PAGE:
Amnesty International remind Govt. of its human rights obligations

Urges rights be made central in its response to economic crisis


COLOMBO – Amnesty International on Monday (20), reminded the Sri Lankan government of its human rights obligations, raising concerns that its response to the current economic crisis may result in a further erosion of economic and social rights.

Responding to media reports that the government was currently in conversations with a range of lenders regarding its debt obligations and announcement of austerity measures amidst a serious economic crisis, the rights body, in a statement issued on Monday,  also reminded the government that Sri Lanka has ratified a number of treaties, including the International Covenant on Economic, Social and Cultural rights, under which it must respect, protect and fulfil all persons’ economic and social rights. “These apply even during times of economic crisis,” Amnesty International’s South Asia Regional Researcher Thyagi Ruwanpathirana, said, emphasizing that the Sri Lankan government must ensure discussions with lenders include the urgency to put in place adequate social security measures to protect people from the negative impacts of the economic crisis.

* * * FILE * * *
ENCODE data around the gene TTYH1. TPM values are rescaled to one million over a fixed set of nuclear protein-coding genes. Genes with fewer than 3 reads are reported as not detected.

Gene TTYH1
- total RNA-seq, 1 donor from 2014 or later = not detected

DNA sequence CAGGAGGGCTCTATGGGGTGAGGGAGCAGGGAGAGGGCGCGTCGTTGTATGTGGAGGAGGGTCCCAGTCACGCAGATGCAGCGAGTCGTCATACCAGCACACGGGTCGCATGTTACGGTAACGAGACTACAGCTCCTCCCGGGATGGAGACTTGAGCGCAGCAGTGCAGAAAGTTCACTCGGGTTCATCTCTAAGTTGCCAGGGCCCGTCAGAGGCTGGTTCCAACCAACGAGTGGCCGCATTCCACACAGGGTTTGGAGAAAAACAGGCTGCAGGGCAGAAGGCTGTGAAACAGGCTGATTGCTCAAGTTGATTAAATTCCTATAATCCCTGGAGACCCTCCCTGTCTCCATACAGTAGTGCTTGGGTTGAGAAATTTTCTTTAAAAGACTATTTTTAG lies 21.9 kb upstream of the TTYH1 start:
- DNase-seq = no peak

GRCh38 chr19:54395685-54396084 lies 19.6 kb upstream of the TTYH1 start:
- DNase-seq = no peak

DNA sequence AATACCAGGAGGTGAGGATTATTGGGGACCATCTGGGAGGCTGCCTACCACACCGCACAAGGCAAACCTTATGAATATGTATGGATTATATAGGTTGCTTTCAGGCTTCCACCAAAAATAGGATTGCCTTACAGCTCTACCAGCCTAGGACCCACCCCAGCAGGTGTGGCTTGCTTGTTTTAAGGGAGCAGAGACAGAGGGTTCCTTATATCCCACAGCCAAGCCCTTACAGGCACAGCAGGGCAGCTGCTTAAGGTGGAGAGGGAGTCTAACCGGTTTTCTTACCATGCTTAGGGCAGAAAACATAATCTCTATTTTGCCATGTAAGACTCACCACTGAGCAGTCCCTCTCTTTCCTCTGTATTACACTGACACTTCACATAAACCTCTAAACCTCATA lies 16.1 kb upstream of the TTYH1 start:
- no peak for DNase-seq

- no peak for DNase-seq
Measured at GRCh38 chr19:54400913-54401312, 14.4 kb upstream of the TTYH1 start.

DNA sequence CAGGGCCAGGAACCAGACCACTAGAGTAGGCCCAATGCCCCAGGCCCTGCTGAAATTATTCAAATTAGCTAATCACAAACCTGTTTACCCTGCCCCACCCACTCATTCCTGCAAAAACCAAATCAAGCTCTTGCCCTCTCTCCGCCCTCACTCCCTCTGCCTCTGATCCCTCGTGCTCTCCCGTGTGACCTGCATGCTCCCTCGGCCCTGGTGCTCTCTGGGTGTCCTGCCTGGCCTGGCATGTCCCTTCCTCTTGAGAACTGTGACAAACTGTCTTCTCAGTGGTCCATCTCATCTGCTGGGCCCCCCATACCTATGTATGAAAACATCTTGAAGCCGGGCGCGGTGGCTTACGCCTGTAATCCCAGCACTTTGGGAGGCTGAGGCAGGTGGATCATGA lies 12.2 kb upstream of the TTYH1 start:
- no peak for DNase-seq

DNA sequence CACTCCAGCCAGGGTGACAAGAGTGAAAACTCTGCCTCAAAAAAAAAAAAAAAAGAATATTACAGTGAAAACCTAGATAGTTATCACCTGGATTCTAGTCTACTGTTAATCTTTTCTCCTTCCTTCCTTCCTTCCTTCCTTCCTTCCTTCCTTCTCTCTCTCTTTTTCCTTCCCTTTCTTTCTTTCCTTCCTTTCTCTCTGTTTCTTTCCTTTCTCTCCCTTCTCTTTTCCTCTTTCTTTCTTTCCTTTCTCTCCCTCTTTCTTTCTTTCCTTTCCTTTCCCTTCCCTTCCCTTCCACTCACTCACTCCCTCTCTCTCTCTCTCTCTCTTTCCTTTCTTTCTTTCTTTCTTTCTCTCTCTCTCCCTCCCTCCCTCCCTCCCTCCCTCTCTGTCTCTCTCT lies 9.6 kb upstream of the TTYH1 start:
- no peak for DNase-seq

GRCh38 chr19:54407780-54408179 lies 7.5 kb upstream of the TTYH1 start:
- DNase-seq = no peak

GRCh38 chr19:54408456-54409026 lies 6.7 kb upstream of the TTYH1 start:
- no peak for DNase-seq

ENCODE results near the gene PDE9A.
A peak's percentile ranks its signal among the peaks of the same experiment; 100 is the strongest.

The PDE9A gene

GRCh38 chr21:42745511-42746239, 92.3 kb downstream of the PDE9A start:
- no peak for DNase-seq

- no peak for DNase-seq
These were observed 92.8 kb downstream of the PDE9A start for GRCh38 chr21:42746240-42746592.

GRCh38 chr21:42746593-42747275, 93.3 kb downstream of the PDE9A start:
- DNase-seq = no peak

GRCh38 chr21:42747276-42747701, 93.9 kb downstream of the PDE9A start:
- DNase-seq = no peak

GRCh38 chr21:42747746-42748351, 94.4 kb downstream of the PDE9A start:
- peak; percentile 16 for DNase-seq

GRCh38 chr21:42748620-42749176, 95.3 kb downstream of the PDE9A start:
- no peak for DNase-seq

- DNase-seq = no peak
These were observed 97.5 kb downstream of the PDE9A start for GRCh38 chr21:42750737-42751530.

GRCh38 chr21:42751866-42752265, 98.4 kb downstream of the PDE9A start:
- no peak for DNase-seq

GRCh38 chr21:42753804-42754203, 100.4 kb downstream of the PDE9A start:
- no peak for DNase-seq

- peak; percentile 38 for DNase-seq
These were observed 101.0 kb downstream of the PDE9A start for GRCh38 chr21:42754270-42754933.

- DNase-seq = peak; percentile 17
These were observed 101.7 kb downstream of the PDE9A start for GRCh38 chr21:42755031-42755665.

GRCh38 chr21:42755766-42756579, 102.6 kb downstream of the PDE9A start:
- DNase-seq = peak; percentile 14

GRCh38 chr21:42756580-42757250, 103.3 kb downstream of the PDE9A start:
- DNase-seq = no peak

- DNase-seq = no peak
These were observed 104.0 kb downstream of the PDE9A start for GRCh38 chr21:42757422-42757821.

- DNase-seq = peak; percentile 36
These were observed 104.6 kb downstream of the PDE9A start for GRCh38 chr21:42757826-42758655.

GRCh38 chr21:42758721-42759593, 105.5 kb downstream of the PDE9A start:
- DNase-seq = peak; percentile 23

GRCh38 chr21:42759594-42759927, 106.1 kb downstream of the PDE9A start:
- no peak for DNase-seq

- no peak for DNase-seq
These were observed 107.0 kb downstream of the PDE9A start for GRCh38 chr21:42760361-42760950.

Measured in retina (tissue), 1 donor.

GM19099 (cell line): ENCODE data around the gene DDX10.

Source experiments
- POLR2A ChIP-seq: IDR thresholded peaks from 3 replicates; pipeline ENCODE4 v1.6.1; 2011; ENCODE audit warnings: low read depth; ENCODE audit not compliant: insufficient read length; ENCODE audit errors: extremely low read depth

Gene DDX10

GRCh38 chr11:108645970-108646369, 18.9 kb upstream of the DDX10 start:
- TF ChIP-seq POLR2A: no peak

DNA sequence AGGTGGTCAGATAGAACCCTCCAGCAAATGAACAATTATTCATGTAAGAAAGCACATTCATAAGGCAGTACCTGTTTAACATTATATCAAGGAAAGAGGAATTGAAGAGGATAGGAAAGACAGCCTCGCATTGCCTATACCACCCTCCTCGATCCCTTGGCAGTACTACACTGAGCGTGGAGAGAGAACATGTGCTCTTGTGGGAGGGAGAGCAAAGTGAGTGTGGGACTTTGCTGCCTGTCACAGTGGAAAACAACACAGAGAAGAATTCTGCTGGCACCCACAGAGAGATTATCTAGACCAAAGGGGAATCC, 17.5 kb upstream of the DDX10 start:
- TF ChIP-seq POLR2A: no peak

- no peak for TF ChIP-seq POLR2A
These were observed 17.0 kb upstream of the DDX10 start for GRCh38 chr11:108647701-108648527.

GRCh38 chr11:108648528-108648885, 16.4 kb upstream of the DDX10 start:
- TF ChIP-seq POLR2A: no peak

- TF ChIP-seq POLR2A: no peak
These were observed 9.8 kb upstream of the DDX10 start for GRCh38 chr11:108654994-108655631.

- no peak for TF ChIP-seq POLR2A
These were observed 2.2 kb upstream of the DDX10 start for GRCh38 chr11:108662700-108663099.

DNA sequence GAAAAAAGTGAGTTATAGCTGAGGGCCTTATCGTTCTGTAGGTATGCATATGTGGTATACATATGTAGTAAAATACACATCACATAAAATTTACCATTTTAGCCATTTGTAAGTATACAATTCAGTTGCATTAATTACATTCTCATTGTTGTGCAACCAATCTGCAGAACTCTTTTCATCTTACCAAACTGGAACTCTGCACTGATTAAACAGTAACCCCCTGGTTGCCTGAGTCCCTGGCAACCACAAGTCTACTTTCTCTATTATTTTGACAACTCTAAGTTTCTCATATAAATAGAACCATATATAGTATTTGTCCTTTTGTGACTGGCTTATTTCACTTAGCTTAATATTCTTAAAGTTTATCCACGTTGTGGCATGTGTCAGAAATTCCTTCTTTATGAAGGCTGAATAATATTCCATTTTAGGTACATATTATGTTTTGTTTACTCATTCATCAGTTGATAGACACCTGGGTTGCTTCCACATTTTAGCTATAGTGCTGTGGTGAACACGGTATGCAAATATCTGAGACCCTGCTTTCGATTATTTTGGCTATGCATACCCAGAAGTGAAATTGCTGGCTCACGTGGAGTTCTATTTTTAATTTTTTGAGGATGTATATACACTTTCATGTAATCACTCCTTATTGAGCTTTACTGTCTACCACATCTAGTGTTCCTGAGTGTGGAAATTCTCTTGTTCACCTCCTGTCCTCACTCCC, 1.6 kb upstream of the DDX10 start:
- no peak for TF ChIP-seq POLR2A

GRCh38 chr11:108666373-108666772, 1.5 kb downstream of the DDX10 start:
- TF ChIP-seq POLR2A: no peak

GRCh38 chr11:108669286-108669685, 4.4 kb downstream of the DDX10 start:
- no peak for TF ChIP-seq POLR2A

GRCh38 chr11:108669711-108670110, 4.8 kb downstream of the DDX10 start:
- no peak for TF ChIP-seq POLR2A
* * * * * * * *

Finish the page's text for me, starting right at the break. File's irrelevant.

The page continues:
“It must develop a mechanism for consultation where the people can effectively participate in and contribute to discussions about budgets and public expenditure. The government must also ensure that any austerity measures introduced are temporary, legitimate, necessary, reasonable, proportionate and subject to meaningful review and accountability procedure,” Ruwanpathirana said.

Amnesty International also called on the authorities to ensure that any future commitments around Sri Lanka’s debt, including around future debt servicing obligations, must not undermine the government’s ability to fulfil its human rights obligations.

Last week, Amnesty International wrote to the Sri Lankan government outlining a range of measures to ensure human rights remains central in its response to the country’s economic crisis, as the people in Sri Lanka risk austerity measures. The full text of the letter and recommendations is available here.



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